Synopses & Reviews
When photographer Paul Rayment loses his leg in a bicycle accident, his solitary life is irrevocably changed whether he likes it or not. Stubbornly refusing a prosthesis, Paul returns to his bachelor's apartment in Adelaide, Australia, uncomfortable with his new dependency on others. He is given to bouts of hopelessness and resignation as he looks back on his sixty years of life, but his spirits are lifted when he finds himself falling in love with Marijana, his practical, down-to-earth Croatian nurse who is struggling to raise her family in a foreign land. As Paul contemplates how to win her heart, he is visited by the mysterious writer Elizabeth Costello
, who challenges Paul to take an active role in his own life.
In this new book, Coetzee offers a profound meditation on what makes us human, on what it means to grow older and reflect on how we have lived our lives. Like all great works of literature, Slow Man is a novel that asks questions but rarely provides answers; it is a portrait of a man in search of truth. Paul Rayment's accident changes his perspective on life, and as a result, he begins to address the kinds of universal concerns that define us all: What does it mean to do good? What in our lives is ultimately meaningful? Is it more important for one to feel loved or cared for? How do we define the place that we call "home"? In his clear and uncompromising voice, Coetzee struggles with these issues, and the result is a deeply moving story about love and mortality that dazzles the reader on every page.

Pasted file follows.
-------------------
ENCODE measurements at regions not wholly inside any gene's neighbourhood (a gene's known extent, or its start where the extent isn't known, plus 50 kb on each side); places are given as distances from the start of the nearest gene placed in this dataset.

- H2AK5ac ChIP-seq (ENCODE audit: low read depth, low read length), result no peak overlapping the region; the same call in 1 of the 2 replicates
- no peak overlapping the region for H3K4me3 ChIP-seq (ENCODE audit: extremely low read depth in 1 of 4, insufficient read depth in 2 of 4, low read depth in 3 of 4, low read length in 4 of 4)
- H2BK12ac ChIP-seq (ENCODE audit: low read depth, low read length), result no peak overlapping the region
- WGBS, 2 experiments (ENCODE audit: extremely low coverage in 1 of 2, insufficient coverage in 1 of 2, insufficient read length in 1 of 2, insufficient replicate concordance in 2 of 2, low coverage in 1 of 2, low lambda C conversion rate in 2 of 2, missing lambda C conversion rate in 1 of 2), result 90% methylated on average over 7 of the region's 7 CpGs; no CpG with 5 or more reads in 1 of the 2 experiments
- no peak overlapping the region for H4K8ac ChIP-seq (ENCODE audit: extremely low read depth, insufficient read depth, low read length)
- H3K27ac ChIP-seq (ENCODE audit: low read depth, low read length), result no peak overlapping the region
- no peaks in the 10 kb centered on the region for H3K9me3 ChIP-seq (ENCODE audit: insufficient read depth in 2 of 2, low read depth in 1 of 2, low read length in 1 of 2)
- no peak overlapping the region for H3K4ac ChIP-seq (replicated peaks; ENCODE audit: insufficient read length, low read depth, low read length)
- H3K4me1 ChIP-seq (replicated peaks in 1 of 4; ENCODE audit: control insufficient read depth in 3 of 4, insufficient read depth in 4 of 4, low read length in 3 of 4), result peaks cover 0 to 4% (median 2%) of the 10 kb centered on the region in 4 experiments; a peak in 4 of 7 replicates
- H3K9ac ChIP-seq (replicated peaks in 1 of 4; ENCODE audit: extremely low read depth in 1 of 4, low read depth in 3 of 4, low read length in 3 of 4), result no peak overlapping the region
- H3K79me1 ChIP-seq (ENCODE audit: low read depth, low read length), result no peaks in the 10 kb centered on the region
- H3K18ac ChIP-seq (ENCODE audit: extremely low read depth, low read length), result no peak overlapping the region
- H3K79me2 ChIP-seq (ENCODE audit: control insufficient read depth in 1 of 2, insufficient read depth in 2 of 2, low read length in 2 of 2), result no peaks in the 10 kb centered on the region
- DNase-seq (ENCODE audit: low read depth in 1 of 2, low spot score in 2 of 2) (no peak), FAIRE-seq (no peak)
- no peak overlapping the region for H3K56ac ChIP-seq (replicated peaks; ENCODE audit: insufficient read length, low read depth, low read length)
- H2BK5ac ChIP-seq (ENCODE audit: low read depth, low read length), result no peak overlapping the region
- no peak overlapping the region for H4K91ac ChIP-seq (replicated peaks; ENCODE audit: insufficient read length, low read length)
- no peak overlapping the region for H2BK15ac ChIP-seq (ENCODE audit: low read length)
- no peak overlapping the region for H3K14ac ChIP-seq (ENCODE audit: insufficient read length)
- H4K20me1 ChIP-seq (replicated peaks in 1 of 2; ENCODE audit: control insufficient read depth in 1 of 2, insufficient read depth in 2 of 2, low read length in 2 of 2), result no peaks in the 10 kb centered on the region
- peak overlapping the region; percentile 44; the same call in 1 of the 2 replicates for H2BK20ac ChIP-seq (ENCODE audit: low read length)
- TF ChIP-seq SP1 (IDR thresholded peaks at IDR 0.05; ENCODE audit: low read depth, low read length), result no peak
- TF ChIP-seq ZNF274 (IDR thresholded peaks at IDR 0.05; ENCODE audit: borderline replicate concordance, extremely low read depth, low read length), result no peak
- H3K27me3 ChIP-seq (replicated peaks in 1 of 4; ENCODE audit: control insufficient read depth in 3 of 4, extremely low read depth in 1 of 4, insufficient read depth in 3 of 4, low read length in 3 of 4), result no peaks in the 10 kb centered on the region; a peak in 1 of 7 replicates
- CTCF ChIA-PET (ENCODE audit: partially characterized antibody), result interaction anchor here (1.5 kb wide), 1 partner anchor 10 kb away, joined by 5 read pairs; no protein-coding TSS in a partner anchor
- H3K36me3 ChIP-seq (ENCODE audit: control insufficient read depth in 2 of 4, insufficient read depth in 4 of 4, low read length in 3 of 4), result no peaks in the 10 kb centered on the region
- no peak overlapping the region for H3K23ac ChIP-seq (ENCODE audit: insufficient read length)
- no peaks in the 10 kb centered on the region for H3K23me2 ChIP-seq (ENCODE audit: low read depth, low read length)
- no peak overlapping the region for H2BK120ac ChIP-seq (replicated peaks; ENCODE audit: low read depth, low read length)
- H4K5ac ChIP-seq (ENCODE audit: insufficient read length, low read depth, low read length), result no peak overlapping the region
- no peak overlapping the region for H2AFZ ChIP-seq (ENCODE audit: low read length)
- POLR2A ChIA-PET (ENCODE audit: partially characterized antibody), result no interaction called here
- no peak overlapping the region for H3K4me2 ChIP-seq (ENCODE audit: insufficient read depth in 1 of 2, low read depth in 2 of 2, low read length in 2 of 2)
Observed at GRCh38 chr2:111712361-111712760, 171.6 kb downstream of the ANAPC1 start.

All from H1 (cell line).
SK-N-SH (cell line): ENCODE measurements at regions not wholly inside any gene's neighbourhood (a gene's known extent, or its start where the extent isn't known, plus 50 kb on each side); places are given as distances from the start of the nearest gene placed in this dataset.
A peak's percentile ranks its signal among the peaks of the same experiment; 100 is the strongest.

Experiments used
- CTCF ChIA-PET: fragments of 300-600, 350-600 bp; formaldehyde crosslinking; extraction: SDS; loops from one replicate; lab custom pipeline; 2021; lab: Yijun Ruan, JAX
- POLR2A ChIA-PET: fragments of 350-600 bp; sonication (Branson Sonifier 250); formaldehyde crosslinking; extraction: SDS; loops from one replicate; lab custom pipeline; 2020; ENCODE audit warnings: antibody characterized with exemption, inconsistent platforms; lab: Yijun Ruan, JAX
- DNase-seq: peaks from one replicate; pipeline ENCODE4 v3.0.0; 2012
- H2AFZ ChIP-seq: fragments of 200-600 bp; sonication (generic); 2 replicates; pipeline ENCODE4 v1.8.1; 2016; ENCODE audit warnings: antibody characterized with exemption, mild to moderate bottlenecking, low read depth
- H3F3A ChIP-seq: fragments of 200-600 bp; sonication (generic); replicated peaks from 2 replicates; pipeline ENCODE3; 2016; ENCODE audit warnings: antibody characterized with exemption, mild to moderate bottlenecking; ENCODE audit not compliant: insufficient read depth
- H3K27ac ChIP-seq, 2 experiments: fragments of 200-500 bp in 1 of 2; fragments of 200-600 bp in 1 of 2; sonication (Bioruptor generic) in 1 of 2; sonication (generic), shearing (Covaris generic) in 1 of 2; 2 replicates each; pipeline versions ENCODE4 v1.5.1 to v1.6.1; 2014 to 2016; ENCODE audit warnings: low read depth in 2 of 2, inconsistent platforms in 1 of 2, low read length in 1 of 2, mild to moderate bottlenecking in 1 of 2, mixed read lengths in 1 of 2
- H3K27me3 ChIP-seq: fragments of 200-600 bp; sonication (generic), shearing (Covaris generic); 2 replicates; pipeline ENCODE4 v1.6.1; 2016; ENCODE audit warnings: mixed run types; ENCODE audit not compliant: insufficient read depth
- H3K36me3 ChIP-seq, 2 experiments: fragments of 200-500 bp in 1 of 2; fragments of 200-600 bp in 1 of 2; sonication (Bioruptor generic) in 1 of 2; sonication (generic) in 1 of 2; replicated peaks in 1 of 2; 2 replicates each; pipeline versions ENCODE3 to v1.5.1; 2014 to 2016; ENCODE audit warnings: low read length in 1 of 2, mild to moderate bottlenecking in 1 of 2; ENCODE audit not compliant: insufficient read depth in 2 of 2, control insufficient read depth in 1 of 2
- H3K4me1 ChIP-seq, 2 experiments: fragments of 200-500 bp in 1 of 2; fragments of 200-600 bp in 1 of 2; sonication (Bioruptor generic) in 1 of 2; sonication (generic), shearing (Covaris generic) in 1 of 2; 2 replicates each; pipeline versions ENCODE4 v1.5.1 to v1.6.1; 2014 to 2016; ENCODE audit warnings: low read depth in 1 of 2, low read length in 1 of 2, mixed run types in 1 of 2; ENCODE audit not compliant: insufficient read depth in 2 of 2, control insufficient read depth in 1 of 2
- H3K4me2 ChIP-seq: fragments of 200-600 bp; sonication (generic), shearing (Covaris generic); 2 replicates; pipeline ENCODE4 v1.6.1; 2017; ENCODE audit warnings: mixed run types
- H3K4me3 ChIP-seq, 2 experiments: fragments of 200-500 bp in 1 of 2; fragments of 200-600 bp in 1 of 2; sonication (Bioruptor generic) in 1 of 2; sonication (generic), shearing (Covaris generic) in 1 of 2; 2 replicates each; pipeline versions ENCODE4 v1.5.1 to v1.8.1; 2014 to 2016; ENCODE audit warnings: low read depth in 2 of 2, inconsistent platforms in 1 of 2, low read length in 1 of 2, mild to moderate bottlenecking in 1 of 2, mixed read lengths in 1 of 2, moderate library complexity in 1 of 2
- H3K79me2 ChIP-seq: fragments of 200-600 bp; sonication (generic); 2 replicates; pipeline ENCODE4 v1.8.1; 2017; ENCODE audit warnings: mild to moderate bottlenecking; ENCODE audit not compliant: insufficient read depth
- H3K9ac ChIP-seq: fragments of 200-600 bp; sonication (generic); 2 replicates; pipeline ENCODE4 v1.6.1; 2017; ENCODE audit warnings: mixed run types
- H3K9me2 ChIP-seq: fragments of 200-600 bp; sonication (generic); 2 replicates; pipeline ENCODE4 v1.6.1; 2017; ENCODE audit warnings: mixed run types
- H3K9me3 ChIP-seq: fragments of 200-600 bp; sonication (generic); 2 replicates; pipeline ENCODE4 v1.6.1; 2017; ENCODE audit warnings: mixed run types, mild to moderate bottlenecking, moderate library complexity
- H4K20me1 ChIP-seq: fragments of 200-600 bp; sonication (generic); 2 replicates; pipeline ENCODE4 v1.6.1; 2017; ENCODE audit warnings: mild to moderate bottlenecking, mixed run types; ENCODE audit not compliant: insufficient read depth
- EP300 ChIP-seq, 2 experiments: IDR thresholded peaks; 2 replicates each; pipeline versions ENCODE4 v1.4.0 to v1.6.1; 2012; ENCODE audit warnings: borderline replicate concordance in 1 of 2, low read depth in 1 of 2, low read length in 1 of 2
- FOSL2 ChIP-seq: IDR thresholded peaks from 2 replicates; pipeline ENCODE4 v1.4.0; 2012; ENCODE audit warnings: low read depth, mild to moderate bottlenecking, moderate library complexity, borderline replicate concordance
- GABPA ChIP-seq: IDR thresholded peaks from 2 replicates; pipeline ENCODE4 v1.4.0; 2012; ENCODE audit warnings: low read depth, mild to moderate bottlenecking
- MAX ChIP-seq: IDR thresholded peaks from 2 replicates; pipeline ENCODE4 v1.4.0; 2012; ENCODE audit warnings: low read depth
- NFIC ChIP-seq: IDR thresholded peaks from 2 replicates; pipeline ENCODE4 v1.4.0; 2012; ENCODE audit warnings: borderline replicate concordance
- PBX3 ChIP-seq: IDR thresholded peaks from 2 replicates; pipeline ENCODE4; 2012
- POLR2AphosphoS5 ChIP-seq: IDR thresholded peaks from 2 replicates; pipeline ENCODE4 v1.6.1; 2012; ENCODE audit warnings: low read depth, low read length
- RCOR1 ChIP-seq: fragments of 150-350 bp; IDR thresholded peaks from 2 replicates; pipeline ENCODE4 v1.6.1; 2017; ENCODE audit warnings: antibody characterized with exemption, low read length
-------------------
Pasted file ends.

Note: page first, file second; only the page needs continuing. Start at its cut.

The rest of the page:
"Nobel-winner Coetzee (Disgrace) ponders life, love and the mind/ body connection in his latest heavy-hitter; he also plays a little trick. When retired photographer Paul Rayment loses his leg in a bicycle accident, his lengthy, lonely recuperation forces him to reflect on a life he deems wasted. The gloom lifts with the arrival of brisk, efficient Marijana Jokic, his Croatian day nurse, with whom Paul becomes infatuated. (He also takes a special interest in Marijana's teenage boy the son he never had.) It's here, while Paul frets over how to express his feelings, that Coetzee (perhaps unsure if his dithering protagonist can sustain the book) gets weird: the distinguished writer Elizabeth Costello, eponymous heroine of Coetzee's 2003 novel, comes for a visit. To Paul's bewilderment, Costello (Coetzee's alter ego?) exhorts him to become more of a main character in the narrative, even orchestrating events to force his reactions. Some readers will object to this cleverness and the abstract forays into the mysteriousness of the writing process. It is to Coetzee's credit, however, a testament to his flawless prose and appealing voice, that while challenging the reader with postmodern shenanigans, the story of how Paul will take charge of his life and love continues to engage, while Elizabeth Costello the device softens into a real character, one facing frailties of her own. She pushes Paul, or Paul pushes Elizabeth both push Coetzee on to the bittersweet conclusion. Agent, Peter Lampack. (On sale Sept. 26)" Publishers Weekly (Copyright Reed Business Information, Inc.)
"I take this novel to be a scrutiny of disappointment and irresolution, a chicken-and-egg affair that does not yield satisfactory answers. Still, Coetzee's narrative is...beautifully composed, deeply thought, wonderfully written." New York Times
"While Coetzee's precision, intelligence and exploration of character make any novel he writes worth reading, Slow Man isn't his most successful. The stitching shows in places, and sometimes the plot and the characters' musings wander." Portland Oregonian